Out we marched on the Charles City road, until we came just south of Hare's Race Course. There we were marched into a depression among the hills, where General Hoke had his headquarters, and were rationed. About dusk we were marched to the north of the race course, and into an open field nearly aligned on Colquitt's salient, and we commenced immediately to throw up breastworks with bayonets, swords, tin plates, etc. Three times during the night we were drawn up in line of battle to charge, and the order was countermanded. At last, towards morning, our pickets were put out in front, and we went to sleep on our arms.

Just at daybreak the adjutant was directed to relieve the pickets, and draw them in nearer if necessary. We knew the enemy were facing us across the field, When the Adjutant came to the picket line in the gray of the morning, there could be seen Federal pickets approaching two of Wise's abandoned forts in our front, as if to take possession of them. The forts were as near to us as they were to the Federals. The old picket combined with the relief and made a dash for the forts; they got there before the Federals, and the Federals lost several men. The Federals fled. I reported to Major Rion, who sent me to General Hoke. He ordered Major Rion to advance his whole battalion into the forts, and to hold them if he could.

By the time I rejoined the regiment Major Rion had his line of battle ready, and we moved away from Colquitt's left, across the gap to the forts. The Federals began to comprehend the situation. They commenced shelling us and sending forward their infantry to attack the forts. This was kept up all that day.

Early in the day General Hagood came to us, and made his headquarters on the left of the left fort, next to the dirt road. Across the road, along a marshy slope, were the 25th and other regiments of his brigade, extending down to the Appomattox river.

Between our dirt road and the 25th regiment was a deep drain, and it became necessary to bridge this drain in order that there might be access along our lines. General Hagood's staff was scattered, and I can recall none who were with him except Lieutenant Dwight Stoney, a glorious little soldier then, and now in the Charleston express office. The General made use of me, and among other things, he intimated he wanted that bridge built. I informed [226] him our battalion pioneer corps, under Lieutenant Hill, of Company C, was back at Hares's Race Course. He directed me take Dwight Stoney's pretty marsh tacky, with a good switch, ride fast as I crossed the railroad where it converged to the dirt road, and bring up the pioneers. The Federals were sending their shells down the railroad as down a sluice. But the pony carried me safely, and I soon had the pioneers at the front. When I reported with them, Lieutenant Hill was temporarily absent, and General Hagood turned the pioneers over to me to build the bridge. A veteran soldier can do almost anything, and soon I raised a cloud of dust which drew afresh the shelling of the Federals.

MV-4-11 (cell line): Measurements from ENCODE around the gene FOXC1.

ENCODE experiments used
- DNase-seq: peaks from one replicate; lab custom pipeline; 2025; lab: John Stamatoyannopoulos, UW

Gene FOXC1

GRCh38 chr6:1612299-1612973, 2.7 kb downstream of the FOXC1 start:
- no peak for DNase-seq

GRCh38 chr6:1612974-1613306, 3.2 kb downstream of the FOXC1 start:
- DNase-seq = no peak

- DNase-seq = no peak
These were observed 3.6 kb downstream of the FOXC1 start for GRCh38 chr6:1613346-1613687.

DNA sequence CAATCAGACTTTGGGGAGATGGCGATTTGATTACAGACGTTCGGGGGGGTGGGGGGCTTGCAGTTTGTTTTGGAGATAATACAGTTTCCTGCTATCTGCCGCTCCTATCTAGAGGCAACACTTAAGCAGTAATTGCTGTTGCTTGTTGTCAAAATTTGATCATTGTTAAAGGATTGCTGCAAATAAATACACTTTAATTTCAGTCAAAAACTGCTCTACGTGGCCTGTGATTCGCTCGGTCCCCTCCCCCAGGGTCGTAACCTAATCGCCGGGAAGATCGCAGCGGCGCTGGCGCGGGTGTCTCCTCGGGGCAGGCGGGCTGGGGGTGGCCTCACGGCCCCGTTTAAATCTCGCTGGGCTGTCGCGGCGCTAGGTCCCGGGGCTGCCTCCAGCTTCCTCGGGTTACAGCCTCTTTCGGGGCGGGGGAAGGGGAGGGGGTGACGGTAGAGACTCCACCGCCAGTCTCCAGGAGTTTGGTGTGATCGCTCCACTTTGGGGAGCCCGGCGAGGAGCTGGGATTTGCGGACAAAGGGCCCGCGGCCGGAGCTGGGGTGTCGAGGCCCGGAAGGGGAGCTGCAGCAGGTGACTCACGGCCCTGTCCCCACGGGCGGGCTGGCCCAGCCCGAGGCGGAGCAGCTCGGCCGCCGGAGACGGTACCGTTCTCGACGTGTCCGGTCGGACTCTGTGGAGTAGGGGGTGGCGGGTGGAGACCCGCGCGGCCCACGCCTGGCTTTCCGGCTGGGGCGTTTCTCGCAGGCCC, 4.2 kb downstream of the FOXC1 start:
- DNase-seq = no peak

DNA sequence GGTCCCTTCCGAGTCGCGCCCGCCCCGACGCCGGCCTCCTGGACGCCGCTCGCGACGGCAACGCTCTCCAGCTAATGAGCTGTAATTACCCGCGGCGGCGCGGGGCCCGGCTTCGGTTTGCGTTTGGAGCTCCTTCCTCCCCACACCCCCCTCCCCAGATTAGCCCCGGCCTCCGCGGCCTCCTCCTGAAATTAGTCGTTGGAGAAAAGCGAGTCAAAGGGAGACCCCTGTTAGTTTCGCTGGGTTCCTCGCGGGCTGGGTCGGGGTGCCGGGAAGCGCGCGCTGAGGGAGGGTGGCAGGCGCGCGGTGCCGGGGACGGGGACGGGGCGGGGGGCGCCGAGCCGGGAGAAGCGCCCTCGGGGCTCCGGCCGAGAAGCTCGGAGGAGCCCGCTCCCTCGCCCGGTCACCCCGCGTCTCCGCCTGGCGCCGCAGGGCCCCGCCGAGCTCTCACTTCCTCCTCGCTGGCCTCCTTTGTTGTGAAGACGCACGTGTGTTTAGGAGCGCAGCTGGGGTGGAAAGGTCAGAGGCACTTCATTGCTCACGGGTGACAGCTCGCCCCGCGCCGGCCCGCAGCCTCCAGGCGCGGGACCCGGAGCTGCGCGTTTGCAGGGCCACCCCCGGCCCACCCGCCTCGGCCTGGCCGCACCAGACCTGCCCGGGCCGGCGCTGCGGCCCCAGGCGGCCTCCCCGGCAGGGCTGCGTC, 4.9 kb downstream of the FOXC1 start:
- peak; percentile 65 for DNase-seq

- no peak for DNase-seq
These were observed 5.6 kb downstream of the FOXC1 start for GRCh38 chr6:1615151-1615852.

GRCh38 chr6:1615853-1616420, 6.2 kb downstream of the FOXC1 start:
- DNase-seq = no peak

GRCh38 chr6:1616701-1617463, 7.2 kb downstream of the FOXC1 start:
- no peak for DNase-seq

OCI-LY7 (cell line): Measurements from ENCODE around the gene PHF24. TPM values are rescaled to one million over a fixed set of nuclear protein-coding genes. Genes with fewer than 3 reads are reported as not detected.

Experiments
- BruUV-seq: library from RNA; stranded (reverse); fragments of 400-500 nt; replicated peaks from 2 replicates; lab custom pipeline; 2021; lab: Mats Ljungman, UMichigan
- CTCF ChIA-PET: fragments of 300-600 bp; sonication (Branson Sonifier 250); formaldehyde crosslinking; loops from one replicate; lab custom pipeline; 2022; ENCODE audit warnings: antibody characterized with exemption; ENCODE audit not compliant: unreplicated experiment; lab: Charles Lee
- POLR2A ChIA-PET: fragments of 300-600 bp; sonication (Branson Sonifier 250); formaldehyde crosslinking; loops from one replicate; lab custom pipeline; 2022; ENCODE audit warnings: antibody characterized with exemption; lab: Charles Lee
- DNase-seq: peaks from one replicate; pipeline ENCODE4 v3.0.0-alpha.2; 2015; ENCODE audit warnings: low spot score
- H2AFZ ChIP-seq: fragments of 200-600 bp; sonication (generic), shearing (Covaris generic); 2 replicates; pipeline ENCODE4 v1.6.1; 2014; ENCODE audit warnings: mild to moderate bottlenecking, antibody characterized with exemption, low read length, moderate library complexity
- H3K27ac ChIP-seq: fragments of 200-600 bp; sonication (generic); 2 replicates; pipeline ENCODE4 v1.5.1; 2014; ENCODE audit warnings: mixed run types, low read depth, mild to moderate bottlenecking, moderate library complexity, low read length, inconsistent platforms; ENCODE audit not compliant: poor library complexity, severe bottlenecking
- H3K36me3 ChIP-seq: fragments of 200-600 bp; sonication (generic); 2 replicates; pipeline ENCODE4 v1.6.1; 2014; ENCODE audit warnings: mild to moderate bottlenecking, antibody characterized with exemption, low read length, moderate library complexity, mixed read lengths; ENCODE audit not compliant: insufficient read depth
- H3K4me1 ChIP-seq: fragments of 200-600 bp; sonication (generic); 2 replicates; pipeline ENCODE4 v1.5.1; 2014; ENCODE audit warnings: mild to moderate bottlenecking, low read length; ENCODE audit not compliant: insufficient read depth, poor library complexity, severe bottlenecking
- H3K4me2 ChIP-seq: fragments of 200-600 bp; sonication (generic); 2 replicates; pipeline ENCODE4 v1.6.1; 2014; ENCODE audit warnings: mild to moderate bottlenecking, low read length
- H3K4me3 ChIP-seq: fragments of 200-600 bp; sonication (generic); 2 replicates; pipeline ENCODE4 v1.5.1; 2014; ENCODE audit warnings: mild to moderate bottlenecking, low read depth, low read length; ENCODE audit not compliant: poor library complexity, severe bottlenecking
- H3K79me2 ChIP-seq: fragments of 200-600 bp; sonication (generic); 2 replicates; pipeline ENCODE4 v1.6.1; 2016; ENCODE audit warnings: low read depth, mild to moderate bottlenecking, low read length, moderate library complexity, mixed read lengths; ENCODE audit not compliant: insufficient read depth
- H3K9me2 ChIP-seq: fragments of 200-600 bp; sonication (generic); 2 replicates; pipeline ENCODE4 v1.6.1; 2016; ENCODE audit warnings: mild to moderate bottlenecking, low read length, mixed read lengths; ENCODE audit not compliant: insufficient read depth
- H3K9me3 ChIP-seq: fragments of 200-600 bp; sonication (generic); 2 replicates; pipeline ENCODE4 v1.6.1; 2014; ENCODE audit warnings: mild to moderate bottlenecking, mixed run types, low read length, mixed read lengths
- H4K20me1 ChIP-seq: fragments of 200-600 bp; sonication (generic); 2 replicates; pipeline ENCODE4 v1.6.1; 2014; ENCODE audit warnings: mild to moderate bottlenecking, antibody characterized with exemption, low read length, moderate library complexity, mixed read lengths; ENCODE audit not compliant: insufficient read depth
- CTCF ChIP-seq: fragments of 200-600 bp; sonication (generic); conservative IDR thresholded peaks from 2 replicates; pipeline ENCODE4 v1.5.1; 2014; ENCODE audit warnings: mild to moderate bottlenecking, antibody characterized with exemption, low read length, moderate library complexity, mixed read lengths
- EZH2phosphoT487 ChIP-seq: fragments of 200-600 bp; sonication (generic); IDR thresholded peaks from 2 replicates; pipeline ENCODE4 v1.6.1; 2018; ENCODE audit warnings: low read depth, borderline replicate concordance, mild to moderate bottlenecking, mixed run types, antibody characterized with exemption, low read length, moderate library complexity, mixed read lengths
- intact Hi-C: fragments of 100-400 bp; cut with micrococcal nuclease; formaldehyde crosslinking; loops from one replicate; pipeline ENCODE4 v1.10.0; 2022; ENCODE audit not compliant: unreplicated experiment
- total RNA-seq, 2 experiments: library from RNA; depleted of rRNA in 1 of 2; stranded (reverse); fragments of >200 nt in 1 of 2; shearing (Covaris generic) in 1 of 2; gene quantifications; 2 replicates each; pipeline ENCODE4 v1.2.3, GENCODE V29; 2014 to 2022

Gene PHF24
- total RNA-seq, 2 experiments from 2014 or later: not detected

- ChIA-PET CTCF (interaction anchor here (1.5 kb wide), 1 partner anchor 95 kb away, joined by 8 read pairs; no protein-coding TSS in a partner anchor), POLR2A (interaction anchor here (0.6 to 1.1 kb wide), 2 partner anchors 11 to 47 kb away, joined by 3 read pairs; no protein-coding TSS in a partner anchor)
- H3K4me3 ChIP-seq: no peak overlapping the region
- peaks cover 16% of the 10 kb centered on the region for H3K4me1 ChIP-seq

About this time some of Captain Dave Walton's company came in from the front, and said one of Wise's abandoned cannon and limber chest were at the foot of the hill in front, about sixty yards away. The General gave me leave to stop raising the dust, and to take the pioneers and recover the gun. We brought it back into the road, alongside of the left fort, wheeled it round, and got it ready for the next charge of the Federals. The General said when we put it in position, that we had no artillerists to manage it. I told him ‘some of Rion's old company B, were among the pioneers and were drilled in artillery practice.’ ‘All right, go ahead.’ This was the only gun used that day or the next, so far as I know, on our lines, and it did good service, as Mr. Alley testifies.

About the time General Hagood came to us and was endeavoring to establish the line down to the river, Captain Ward Hopkin's, Captain Walters', and perhaps some other companies, were marched to the front and towards the river, across the open field. I was standing on the parapet of the fort watching them. The Federals trained their guns upon them, and I saw these brave soldiers killed. Along with them were Lieutenant Allemong and Sergeant Beckman. I knew them all well. Ward Hopkins was a classmate with me in the South Carolina College, and no more knightly spirit ever served the Confederacy. Beckman and I had gone to the same Sunday-school and church in our boyhood.